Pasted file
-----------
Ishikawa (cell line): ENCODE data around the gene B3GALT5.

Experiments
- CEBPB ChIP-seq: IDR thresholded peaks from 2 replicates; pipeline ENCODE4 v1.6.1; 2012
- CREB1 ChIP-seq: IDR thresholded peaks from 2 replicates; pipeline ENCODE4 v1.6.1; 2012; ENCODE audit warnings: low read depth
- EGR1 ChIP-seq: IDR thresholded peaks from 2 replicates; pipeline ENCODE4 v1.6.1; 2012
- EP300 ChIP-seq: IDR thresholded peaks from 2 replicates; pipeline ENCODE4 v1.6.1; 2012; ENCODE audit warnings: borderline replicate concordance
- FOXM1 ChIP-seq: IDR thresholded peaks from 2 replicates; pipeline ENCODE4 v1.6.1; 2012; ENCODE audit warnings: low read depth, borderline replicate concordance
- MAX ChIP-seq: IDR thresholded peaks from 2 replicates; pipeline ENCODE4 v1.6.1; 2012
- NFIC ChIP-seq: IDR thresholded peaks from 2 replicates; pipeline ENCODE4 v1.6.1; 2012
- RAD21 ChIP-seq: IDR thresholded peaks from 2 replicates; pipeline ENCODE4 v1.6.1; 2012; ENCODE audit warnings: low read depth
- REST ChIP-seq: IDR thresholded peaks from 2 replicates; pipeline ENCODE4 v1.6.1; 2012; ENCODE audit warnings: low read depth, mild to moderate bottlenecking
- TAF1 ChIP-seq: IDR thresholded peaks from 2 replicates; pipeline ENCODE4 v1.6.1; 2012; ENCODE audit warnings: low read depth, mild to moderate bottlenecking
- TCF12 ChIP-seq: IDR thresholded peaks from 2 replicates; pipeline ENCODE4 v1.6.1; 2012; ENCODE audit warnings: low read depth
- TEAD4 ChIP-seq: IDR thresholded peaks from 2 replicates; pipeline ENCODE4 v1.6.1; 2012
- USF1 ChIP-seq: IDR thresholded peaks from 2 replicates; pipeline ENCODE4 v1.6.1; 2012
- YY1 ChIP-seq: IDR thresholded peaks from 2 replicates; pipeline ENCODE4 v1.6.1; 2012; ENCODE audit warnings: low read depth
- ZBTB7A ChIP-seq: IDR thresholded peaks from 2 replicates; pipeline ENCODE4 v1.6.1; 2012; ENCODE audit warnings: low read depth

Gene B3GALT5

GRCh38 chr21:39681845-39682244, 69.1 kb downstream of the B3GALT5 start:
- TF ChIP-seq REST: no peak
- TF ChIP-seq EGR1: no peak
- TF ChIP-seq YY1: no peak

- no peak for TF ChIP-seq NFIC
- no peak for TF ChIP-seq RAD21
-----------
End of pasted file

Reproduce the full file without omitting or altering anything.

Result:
Ishikawa (cell line): ENCODE data around the gene B3GALT5.

Experiments
- CEBPB ChIP-seq: IDR thresholded peaks from 2 replicates; pipeline ENCODE4 v1.6.1; 2012
- CREB1 ChIP-seq: IDR thresholded peaks from 2 replicates; pipeline ENCODE4 v1.6.1; 2012; ENCODE audit warnings: low read depth
- EGR1 ChIP-seq: IDR thresholded peaks from 2 replicates; pipeline ENCODE4 v1.6.1; 2012
- EP300 ChIP-seq: IDR thresholded peaks from 2 replicates; pipeline ENCODE4 v1.6.1; 2012; ENCODE audit warnings: borderline replicate concordance
- FOXM1 ChIP-seq: IDR thresholded peaks from 2 replicates; pipeline ENCODE4 v1.6.1; 2012; ENCODE audit warnings: low read depth, borderline replicate concordance
- MAX ChIP-seq: IDR thresholded peaks from 2 replicates; pipeline ENCODE4 v1.6.1; 2012
- NFIC ChIP-seq: IDR thresholded peaks from 2 replicates; pipeline ENCODE4 v1.6.1; 2012
- RAD21 ChIP-seq: IDR thresholded peaks from 2 replicates; pipeline ENCODE4 v1.6.1; 2012; ENCODE audit warnings: low read depth
- REST ChIP-seq: IDR thresholded peaks from 2 replicates; pipeline ENCODE4 v1.6.1; 2012; ENCODE audit warnings: low read depth, mild to moderate bottlenecking
- TAF1 ChIP-seq: IDR thresholded peaks from 2 replicates; pipeline ENCODE4 v1.6.1; 2012; ENCODE audit warnings: low read depth, mild to moderate bottlenecking
- TCF12 ChIP-seq: IDR thresholded peaks from 2 replicates; pipeline ENCODE4 v1.6.1; 2012; ENCODE audit warnings: low read depth
- TEAD4 ChIP-seq: IDR thresholded peaks from 2 replicates; pipeline ENCODE4 v1.6.1; 2012
- USF1 ChIP-seq: IDR thresholded peaks from 2 replicates; pipeline ENCODE4 v1.6.1; 2012
- YY1 ChIP-seq: IDR thresholded peaks from 2 replicates; pipeline ENCODE4 v1.6.1; 2012; ENCODE audit warnings: low read depth
- ZBTB7A ChIP-seq: IDR thresholded peaks from 2 replicates; pipeline ENCODE4 v1.6.1; 2012; ENCODE audit warnings: low read depth

Gene B3GALT5

GRCh38 chr21:39681845-39682244, 69.1 kb downstream of the B3GALT5 start:
- TF ChIP-seq REST: no peak
- TF ChIP-seq EGR1: no peak
- TF ChIP-seq YY1: no peak

- no peak for TF ChIP-seq NFIC
- no peak for TF ChIP-seq RAD21